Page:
I bought the book "Machine Tool Reconditioning" with the intent of learning some limited scraping capabilities. With the latest isue of HSM and the lathe reconditioning article I am fired up to give it a try. I have assembled everything to attempt some small jobs except a straight edge and have found them to very expensive. I read somewhere, which I can't locate again, that steel does not make a good straight edge so I would suppose that would leave out aluminum. I have two related questions. Why is cast iron so much better as a straight edge for scraping machines and why is cast iron so expensive realtive to steel? Please excuse me if this is an obvious question but I am new to this and can't find an answer elsewhere.
Cast Iron Stock is largely sawn from large cast boules. This is an expensive process. There is continuously cast product called Dura-Bar that is a little more reasonable since it is not saw cut. The main point is that cast iron is just that - cast. It can't be formed by rolling and be the same material. That is why most iron straight edges are made from a purpose built casting.
Micheal Morgan used to sell a raw casting for a scraped straightedge. I don't know if he still does.
One of my short straightedges is made from a piece sawed from the column of a dead B&S #13 tool and cutter grinder. If you scrounge persistantly in the industrial junkyards and foundry scrap in your area you might find the starting material for your own scraped straight edge.
Fetch along a kit consisting of a Sawzall, a collection of bi-metal blades, a way to power it (long estension cord, generator etc,) a laundry spraybottle, and a two gallon container of water with a little washing soda (keeps the rust down). Oh and a helpt to share the tasks and run the squirt bottle.
With this kit and helper you can hack out a piece of cast iron from the arm containing in its section the dovetail shape and enough wall to form a stiffener. It may not be pretty or light by the time you get it cleaned up and detailed but it will serve the purpose.
You might want to consider the following idea. I came up with it when faced with the dilemma of needing a very long and very accurate straight edge, on a very limited budget. It is far from perfect as it is only useable on surfaces that exhibit concavity or are flat. The good part is, it might cost about $5.00 to make, and is truly dead straight. One other benefit is that it can be used to calibrate or check the accuracy of another straightedge.
A single .010" thick guitar string.
1 length of material, wood, aluminum, etc., of small dimensions (e.g. 1 x 2 wood) and about 30" long.
Two thin posts of some kind, about 2" long, with a small groove (less than .005" deep) cut at one end of each post.
A single guitar machine head. (available at any music shop that does repairs).
1. Mount the posts at either end of the beam.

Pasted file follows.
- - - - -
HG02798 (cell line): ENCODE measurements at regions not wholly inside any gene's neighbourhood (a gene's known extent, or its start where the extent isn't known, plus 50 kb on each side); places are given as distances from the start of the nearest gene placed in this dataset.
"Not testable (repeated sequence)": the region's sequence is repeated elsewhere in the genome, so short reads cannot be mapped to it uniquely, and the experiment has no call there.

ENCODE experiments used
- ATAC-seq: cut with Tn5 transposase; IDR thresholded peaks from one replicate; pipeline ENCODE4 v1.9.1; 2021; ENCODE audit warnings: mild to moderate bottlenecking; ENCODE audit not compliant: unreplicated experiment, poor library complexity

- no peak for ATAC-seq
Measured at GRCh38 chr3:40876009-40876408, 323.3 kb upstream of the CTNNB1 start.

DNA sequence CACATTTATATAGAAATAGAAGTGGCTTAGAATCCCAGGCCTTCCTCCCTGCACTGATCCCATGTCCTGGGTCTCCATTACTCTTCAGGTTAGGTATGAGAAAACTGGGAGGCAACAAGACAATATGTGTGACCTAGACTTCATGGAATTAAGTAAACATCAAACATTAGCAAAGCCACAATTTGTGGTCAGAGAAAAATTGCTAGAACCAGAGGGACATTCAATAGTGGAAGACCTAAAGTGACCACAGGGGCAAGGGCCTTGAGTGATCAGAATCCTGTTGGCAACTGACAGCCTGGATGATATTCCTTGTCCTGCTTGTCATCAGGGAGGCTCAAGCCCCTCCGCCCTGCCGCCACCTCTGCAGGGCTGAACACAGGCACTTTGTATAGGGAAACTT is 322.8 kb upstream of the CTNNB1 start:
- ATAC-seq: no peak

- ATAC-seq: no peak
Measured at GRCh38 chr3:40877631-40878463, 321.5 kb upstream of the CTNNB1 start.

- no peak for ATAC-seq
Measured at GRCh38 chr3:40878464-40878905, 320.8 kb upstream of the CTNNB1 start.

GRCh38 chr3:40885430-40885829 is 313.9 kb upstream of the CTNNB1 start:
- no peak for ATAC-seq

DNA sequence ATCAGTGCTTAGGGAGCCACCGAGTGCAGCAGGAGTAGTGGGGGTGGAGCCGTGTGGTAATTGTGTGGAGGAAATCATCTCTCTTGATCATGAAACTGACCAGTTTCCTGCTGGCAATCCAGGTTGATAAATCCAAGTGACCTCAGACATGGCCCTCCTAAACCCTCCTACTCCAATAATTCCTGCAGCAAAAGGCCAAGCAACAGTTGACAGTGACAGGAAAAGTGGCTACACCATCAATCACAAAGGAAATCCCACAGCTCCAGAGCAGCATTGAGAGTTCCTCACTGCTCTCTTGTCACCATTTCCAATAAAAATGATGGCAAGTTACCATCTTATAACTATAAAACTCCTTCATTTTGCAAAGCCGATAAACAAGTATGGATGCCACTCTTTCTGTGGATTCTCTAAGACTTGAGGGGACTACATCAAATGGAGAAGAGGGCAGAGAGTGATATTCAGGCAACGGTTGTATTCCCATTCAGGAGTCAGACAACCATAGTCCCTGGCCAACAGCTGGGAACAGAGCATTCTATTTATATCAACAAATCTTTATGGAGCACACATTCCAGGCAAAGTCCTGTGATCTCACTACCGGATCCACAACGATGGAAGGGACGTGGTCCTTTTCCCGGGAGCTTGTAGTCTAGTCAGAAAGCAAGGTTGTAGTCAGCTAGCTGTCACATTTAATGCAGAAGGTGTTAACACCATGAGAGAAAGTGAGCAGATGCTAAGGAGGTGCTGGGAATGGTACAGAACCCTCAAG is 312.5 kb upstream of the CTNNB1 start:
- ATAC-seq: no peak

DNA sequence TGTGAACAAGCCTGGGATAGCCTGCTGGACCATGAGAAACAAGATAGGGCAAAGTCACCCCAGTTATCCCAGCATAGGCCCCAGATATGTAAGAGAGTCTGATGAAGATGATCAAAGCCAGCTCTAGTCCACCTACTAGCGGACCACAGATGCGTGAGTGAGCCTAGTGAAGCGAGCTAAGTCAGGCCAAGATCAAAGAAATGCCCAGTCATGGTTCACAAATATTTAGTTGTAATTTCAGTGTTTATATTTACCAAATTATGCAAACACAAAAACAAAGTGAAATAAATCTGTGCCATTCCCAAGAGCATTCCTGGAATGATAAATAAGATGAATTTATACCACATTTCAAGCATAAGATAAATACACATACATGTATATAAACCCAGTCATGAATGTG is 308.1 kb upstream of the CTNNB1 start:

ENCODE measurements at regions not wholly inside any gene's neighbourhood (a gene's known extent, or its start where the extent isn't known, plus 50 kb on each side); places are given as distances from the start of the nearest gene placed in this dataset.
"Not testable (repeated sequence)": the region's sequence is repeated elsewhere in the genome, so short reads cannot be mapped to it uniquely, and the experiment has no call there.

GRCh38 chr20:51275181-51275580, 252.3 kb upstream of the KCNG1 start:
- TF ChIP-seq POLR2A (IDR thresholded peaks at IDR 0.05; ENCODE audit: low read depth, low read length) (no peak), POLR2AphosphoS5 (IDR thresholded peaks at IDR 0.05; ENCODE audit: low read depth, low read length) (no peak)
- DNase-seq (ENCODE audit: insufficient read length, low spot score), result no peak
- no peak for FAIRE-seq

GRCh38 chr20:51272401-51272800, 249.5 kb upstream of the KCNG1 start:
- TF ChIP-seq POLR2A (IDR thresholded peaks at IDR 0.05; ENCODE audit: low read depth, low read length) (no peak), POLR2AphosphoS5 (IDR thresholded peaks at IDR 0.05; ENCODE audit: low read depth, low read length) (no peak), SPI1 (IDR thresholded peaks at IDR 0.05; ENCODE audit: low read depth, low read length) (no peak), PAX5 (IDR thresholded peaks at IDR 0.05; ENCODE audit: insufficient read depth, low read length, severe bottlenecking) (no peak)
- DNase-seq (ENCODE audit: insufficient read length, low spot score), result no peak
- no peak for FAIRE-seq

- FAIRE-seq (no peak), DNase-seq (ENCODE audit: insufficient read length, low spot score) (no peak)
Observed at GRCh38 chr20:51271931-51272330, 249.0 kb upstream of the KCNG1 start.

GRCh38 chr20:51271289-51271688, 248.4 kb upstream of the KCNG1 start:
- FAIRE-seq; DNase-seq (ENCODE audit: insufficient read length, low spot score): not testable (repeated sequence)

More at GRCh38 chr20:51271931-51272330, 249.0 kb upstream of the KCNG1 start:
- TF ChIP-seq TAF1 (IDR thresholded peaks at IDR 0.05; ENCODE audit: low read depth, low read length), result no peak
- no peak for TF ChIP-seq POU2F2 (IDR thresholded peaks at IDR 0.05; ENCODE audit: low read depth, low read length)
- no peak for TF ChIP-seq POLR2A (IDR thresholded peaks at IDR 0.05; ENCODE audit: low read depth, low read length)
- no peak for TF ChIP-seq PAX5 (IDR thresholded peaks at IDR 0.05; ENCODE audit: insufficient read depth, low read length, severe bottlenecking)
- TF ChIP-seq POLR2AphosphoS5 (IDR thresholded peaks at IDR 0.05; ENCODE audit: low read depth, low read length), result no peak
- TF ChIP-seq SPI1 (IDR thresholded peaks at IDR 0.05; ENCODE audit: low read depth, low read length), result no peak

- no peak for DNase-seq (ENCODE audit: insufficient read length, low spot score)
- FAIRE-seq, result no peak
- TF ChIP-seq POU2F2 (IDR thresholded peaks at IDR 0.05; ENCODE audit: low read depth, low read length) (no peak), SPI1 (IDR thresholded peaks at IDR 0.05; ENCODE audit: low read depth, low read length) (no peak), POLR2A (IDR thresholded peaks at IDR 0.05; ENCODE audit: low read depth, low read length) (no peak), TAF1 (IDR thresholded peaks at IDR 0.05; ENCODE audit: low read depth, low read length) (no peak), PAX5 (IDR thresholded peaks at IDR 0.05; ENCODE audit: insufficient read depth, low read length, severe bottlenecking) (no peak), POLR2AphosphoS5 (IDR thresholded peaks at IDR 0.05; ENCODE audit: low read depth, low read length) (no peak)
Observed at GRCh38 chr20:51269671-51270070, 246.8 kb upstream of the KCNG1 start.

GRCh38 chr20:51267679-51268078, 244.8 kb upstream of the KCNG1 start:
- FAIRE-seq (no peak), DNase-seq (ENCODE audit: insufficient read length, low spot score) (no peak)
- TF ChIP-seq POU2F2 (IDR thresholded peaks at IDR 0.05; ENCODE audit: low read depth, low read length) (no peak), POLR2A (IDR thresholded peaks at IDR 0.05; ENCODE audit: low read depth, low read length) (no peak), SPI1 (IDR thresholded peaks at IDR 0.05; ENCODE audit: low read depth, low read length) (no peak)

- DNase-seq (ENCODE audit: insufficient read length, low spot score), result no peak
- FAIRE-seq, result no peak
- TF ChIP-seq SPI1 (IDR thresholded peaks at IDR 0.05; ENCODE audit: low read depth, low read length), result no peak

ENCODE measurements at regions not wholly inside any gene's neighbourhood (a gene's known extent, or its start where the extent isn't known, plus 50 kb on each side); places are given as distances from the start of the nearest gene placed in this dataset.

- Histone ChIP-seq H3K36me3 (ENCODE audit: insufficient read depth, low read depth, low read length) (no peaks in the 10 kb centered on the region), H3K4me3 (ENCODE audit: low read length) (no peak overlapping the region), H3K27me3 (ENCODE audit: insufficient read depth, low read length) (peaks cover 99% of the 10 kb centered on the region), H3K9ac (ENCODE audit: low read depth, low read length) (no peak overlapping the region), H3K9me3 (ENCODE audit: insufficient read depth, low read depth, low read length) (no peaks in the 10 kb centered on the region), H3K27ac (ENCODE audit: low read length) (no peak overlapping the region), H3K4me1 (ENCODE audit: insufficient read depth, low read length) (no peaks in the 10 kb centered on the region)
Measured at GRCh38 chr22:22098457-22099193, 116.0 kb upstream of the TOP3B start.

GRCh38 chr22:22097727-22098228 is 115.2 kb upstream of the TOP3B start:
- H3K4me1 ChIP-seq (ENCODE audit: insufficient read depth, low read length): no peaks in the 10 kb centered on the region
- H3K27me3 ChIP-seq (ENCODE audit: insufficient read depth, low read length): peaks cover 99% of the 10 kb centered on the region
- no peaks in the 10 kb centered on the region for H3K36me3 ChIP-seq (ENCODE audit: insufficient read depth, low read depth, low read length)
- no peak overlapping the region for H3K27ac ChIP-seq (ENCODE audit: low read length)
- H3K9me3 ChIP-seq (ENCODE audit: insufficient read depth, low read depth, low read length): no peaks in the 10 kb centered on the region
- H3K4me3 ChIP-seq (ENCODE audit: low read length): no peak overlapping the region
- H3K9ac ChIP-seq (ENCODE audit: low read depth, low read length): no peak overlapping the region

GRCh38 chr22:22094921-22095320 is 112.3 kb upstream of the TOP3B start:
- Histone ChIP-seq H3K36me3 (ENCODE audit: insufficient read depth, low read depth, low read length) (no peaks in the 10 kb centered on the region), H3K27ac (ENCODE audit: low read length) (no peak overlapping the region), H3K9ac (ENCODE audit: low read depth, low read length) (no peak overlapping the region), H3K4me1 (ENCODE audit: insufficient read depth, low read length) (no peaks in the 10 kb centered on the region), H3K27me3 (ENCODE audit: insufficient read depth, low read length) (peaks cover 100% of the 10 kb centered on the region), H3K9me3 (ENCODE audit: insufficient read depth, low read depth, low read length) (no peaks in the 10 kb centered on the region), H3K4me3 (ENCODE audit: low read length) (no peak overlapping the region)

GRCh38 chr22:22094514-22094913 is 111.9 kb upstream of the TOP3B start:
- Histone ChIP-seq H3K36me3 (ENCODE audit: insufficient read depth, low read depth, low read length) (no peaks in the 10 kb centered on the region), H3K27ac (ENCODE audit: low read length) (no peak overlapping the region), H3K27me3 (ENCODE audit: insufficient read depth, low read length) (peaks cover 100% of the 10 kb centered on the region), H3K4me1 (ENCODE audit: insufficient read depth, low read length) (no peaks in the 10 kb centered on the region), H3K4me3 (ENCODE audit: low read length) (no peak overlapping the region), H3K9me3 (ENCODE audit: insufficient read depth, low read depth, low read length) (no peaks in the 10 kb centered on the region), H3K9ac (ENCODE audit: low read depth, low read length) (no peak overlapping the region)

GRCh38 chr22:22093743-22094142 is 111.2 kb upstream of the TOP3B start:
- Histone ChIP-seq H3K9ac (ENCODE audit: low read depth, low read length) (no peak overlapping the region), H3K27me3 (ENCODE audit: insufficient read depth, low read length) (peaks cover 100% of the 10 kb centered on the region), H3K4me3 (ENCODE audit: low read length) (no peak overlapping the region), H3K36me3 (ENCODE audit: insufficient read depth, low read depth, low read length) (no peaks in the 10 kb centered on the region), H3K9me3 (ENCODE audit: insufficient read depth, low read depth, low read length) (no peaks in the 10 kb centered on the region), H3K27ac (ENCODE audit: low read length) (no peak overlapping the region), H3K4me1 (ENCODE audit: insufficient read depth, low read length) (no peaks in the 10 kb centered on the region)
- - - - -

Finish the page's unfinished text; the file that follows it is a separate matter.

2. Mount the machine head at one end.
3. Fix the guitar string at one end, pass it over top of the two posts and take up the slack with the machine head.
What you now have is a small simple truss that is dead straight (in fact I would argue that it is straighter than any manufactured straightedge). It has its limitations, but I have found it to be very beneficial in my shop. Actually it can be used on some convex surfaces as well, if you use a little ingenuity, such as lifting the ends pressed against a given surface minutely with blocks, and then using a feeler gauge.
Cast Iron, due to it's crystaline structure, does not warp (after it is stabilised).
But casting, is also more expensive than rolling, so that is the reason ..partially.
Steel can make a good straight edge, but cast iron will always be better for the above reason.
My Father-in-Law was a T&D maker and ground straight edges for his company.
first, you should know that whenever you grind a piece of steel, it warps ...due to stress,heat,grain etc
It can be a tedious job....as follows;
First, you want a very accurate surface grinder..with hydralic ways if possible.
The "edges" were supported vertically, without creating any (!) location stresses, and the top edge ground. then it was removed, and measured (they did it optically) and flipped over and the bottom ground, then repeat the above.
Flip grind, flip grind, and so on..
Each time less material was removed..say .005 first pass, then .003, then .0015, then .0010..
Now a good man could come out straight AND to size !..less skilled and they blew the size for sure..took a lot of skill, patience, and ability to evaluate the amount to take off OR leave for the next pass..
sometimes, it would be .002 top, .0005 bottom,.00175 top...you get the picture
so now you know why its $$$
you can always buy a cheap edge...but those are "straightened" ( waiting for a chance to release that stress !)